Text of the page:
Art theft is an ancient and complex criminal offense. When you take a look at the a few of the most popular cases of art thefts in history, you see completely planned operations that involve art dealers, art fakers, mobsters, ransoms, and millions of dollars. Here you can check out some of the most well-known cases of art theft in the history.
The First Theft:
The very first documented case of art theft remained in 1473, when two panels of altarpiece of the Last Judgment by the Dutch painter Hans Memling were taken. While the triptych was being transported by ship from the Netherlands to Florence, the ship was assaulted by pirates who took it to the Gdansk cathedral in Poland. Nowadays, the piece is shown at the National Museum in Gdansk where it was recently moved from the Basilica of the Presumption.
One Of The Most Famous Theft:
The most famous story of art theft involves among the most well-known paintings worldwide and among the most famous artists in history as a suspect. In the night of August 21, 1911, the Mona Lisa was stolen from the Louver. Soon after, Pablo Picasso was detained and questioned by the cops, but was released rapidly.
It turned out that the 30 × 21 inch painting was taken by one of the museum staff members by the name of Vincenzo Peruggia, who just brought it concealed under his coat. The crime was carefully performed by a notorious con male, Eduardo de Valfierno, who was sent out by an art faker who intended to make copies and sell them as if they were the original painting.
While Yves Chaudron, the art faker, was hectic creating copies for the popular masterpiece, Mona Lisa was still concealed at Peruggias home. After 2 years where Peruggia did not speak with Chaudron, he attempted to make the very best from his stolen great. Eventually, Peruggia was caught by the authorities while attempting to sell the painting to an art dealership from Florence, Italy. The Mona Lisa was gone back to the Louver in 1913.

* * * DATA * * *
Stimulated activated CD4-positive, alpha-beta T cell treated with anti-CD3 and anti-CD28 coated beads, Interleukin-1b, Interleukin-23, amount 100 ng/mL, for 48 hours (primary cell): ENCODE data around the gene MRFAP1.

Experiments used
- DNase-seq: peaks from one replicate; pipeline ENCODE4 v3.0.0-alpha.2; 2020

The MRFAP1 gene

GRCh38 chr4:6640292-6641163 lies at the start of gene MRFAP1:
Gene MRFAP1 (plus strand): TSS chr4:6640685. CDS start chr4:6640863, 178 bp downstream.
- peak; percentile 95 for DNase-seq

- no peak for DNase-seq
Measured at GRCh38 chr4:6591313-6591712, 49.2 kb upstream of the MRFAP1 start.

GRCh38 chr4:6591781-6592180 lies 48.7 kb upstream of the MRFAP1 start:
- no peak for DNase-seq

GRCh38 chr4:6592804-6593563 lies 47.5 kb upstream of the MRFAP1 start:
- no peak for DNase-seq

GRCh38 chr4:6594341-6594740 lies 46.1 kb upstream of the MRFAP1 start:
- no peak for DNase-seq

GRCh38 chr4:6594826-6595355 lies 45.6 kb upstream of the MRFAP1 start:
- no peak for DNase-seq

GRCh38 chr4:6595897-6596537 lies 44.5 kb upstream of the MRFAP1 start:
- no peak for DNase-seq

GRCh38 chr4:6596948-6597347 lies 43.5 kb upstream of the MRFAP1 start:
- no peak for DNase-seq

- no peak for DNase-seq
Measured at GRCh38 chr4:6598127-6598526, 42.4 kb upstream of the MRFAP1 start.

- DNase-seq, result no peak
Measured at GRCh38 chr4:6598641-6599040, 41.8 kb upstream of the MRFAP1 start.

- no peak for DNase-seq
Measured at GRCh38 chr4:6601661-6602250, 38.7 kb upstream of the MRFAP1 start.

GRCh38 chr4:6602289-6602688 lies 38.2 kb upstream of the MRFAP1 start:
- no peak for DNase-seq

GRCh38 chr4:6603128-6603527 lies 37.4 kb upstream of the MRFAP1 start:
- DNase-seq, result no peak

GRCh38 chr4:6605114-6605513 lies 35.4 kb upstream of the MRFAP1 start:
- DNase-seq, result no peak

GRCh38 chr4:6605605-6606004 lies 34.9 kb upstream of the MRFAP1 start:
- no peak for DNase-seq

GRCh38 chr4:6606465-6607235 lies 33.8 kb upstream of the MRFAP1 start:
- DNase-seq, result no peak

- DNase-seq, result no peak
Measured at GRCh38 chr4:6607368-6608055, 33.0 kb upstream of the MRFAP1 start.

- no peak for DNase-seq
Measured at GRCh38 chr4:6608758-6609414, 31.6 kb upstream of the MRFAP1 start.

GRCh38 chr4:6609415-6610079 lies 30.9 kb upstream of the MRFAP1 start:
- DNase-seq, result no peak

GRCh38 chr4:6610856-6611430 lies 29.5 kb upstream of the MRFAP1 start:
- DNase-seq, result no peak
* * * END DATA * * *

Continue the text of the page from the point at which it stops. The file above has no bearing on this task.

The Biggest Theft in the USA:
The greatest art theft in United States took place at the Isabella Stewart Gardner Museum. On the night of March 18, 1990, a group of thieves wearing authorities uniforms burglarized the museum and took thirteen paintings whose collective value was estimated at around 300 million dollars. The burglars took two paintings and one print by Rembrandt, and works of Vermeer, Manet, Degas, Govaert Flinck, as well as a French and a Chinese artifact.
Since yet, none of the paintings have actually been found and the case is still unsolved. Inning accordance with recent reports, the FBI are investigating the possibility that the Boston Mob along with French art dealers are connected to the criminal offense.
The painting by Edvard Munchs, The Scream, is probably the most searched for painting by art thieves in history. It has been taken two times and was just recently recuperated. In 1994, during the Winter Season Olympics in Lillehammer, Norway, The Scream was stolen from an Oslo gallery by two burglars who broke through an open window, set off the alarm and left a note stating: thanks for the poor security.
3 months later on, the holders of the painting approached the Norwegian Government with an deal: 1 million dollars ransom for Edvard Munchs The Scream. The Federal government refused the deal, however the Norwegian cops teamed up with the British Authorities and the Getty Museum to organize a sting operation that revived the painting to where it belongs.
While Museum officials waiting for the burglars to request ransom cash, rumors declared that both paintings were burned to hide evidence. Ultimately, the Norwegian police found the two paintings on August 31, 2006 however the facts on how they were recovered are not understood.
When you look at the some of the most well-known cases of art thefts in history, you see completely prepared operations that involve art dealerships, art fakers, mobsters, ransoms, and millions of dollars. The most famous story of art theft involves one of the most well-known paintings in the world and one of the most popular artists in history as a suspect. The crime was carefully performed by a notorious con guy, Eduardo de Valfierno, who was sent out by an art faker who planned to make copies and sell them as if they were the initial painting.
Ultimately, Peruggia was caught by the authorities while trying to offer the painting to an art dealership from Florence, Italy. The painting by Edvard Munchs, https://www.yelp.com/biz/kurt-criter-denver-2 The Scream, is probably the most sought after painting by art thieves in history.